At the request of ADL’s New England Board (frankly, I’d like to hug each and every one of them) the issue of whether to support the Armenian Genocide resolution before Congress will go to the ADL National board on November 1–probably a move partially engineered by Foxman to defuse the criticism directed at him.

Today’s Jerusalem Post points out that the Nov. 1 outcome is far from certain:

Steven Grossman, former chairman of the pro-Israel lobby AIPAC and a former ADL board member, said he believed the issue of a congressional resolution would receive a fair hearing at the national meeting in November, but it would be up to the New England leadership to make a convincing case to move forward.

“If the only ones supporting it are from New England, it won’t pass, but it’s up to the New England region to make a case that the moral high-ground and the effectiveness of ADL would be enhanced by changing their policy,” said Grossman. (source)

Now is the time to voice any and all concerns directly to ADL and its leaders (ADL contact form).

The issue is certainly not over…the Massachusetts town of Arlington has pulled out of the ADL program, neighboring Belmont is considering it, and other towns may follow.

Also, controversies like this always have a way of airing other dirty laundry about an organization and it’s leaders. One writer at Bay Windows, New England’s largest LGBT newspaper, says that he’s not surprised with the Armenian Genocide controversy since ADL’s relationship with the gay & lesbian community has long been contentious and rocky.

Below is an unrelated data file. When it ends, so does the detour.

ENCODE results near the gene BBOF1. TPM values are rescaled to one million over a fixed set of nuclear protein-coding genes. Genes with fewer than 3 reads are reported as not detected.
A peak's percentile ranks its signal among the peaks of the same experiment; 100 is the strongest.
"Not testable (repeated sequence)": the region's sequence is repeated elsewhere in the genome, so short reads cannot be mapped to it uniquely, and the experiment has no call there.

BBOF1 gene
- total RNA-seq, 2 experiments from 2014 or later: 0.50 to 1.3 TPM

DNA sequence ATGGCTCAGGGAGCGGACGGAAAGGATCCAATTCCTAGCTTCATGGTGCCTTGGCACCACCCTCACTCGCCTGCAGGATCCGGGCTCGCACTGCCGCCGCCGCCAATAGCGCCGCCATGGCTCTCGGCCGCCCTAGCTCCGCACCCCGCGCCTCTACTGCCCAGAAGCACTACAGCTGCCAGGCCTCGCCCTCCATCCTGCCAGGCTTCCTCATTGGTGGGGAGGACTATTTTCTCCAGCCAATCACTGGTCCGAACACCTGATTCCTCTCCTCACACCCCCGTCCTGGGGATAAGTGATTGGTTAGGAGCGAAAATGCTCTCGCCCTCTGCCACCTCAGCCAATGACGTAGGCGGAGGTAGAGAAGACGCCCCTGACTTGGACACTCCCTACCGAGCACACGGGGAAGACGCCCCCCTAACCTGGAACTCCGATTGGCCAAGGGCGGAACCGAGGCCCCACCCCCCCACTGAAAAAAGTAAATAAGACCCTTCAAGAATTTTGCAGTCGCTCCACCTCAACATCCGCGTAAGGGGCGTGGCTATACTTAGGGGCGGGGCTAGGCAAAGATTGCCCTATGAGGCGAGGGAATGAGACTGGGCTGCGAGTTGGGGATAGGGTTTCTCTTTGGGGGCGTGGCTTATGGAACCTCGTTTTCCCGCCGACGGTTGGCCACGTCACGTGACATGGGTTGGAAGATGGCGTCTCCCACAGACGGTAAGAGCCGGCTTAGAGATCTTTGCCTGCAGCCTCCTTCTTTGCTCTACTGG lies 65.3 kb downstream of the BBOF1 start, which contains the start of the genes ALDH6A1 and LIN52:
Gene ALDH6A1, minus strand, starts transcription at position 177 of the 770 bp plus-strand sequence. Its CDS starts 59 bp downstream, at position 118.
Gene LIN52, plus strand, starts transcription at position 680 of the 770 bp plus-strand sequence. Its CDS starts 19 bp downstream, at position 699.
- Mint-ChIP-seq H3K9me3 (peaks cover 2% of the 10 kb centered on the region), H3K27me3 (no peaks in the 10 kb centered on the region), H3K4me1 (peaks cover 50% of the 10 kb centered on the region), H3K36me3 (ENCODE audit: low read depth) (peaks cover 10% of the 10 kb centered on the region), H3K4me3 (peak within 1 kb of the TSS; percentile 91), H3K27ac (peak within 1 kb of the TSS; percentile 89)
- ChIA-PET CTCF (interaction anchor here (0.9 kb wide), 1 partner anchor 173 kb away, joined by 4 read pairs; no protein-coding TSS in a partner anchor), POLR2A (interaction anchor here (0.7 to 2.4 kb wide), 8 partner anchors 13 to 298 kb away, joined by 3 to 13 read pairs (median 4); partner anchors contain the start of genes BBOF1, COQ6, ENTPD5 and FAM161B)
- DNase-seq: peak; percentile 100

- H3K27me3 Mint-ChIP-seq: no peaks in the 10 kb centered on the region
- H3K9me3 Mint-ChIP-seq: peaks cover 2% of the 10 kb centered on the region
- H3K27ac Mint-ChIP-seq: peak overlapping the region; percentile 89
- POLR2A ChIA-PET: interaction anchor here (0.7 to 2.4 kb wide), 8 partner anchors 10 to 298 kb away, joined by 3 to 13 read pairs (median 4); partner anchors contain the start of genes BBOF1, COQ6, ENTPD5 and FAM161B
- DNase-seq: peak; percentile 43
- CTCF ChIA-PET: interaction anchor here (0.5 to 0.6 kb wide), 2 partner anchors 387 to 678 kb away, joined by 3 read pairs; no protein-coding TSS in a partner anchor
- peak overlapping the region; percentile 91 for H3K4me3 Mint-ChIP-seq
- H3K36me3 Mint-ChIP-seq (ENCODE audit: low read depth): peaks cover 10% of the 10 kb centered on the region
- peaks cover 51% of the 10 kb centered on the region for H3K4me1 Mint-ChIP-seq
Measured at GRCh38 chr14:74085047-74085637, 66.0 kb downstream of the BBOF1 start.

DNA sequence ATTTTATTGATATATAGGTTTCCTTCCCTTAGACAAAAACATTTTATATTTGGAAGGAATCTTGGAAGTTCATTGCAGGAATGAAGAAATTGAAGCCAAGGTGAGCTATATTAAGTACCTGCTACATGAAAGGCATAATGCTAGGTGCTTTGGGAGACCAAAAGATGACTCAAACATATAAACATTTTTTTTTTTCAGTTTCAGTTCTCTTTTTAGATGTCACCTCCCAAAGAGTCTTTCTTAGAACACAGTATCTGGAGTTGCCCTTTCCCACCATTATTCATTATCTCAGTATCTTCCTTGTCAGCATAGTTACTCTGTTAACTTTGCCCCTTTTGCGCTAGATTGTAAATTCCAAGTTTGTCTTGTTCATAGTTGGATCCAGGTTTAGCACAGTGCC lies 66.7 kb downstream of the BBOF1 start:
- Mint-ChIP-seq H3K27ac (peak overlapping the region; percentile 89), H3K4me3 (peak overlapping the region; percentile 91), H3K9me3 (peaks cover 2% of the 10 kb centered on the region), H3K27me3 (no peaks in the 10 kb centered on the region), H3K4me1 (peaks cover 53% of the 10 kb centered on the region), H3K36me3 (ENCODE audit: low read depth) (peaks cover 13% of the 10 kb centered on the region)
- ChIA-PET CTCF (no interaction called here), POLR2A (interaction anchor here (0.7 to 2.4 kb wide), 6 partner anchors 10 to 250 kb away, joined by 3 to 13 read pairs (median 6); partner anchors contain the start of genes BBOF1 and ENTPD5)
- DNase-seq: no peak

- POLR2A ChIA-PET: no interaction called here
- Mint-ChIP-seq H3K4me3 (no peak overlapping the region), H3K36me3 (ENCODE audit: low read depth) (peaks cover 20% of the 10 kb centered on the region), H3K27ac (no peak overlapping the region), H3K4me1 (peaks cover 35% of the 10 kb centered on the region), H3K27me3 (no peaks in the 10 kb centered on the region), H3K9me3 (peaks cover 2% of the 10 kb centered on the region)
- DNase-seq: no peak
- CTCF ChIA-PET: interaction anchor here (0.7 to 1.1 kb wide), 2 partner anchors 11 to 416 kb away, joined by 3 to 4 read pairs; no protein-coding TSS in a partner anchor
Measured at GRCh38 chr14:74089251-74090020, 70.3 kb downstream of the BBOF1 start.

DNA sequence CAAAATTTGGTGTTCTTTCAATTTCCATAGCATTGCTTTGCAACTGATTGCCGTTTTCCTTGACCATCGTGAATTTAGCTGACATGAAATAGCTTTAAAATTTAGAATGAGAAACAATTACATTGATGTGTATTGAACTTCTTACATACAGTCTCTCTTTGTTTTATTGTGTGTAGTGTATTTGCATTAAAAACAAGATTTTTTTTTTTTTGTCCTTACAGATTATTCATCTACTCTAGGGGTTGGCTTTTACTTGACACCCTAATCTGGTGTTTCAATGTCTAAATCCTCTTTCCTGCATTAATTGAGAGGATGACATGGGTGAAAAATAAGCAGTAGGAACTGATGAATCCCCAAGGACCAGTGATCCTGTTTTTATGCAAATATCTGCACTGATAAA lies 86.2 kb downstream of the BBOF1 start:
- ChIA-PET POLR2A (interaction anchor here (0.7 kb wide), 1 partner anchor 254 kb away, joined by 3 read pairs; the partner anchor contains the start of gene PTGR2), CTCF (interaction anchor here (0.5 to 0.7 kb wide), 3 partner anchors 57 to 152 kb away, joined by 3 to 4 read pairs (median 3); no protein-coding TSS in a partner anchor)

Stay tuned…

My iPhone Bill Hits a Whopping 56 Pages!

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Ok, I got my 56-page iPhone bill from AT&T, which isn’t close to the 300-page bills some people got, but my thick receipt is concrete proof as to how often I use my beloved gadget.

But now AT&T has announced that they’re stopping their super-detailed billing procedure. I know that it kills trees and cripples mail carriers but I like the printed record of my calls…oh well, you win some, you lose some.

Foxman Issue Is Still Raising Eyebrows

cartoonandrewsullivan.jpgThe ADL issue has now hit the A-list bloggers, as The Atlantic‘s Andrew Sullivan points out that Foxman’s under fire for his Armenian Genocide sidestep and things may get hotter for the ADL honcho.

I should mention one thing though…Sullivan points to a blog (Mideast Youth) which gives a great context for the controversy but inserts a non sequitur that clouds the issue:

Now here is where it gets interesting: the first strong voice of dissent regarding No Place For Hate came from a Watertown native named Mark Charalambous who wrote vitriolic letters to the Watertown Tab asking that he be granted the right to hate homosexuals. No Place For Hate, he argued, interfered with the First Amendment which gives us the inalienable right to hate whoever we choose. (source)

The fact is that Watertown did not discontinue the No Place for Hate program, it simply disassociated itself from the ADL.

Also, since we’re clarifying the timeline, it was David Boyajian’s letter to the Watertown Tab on July 6, 2007 which really started the outcry over ADL’s hypocrisy–though let’s not forget Jewcy.com, the Watertown Tab, the Boston Globe and bloggers all contributed in their own way.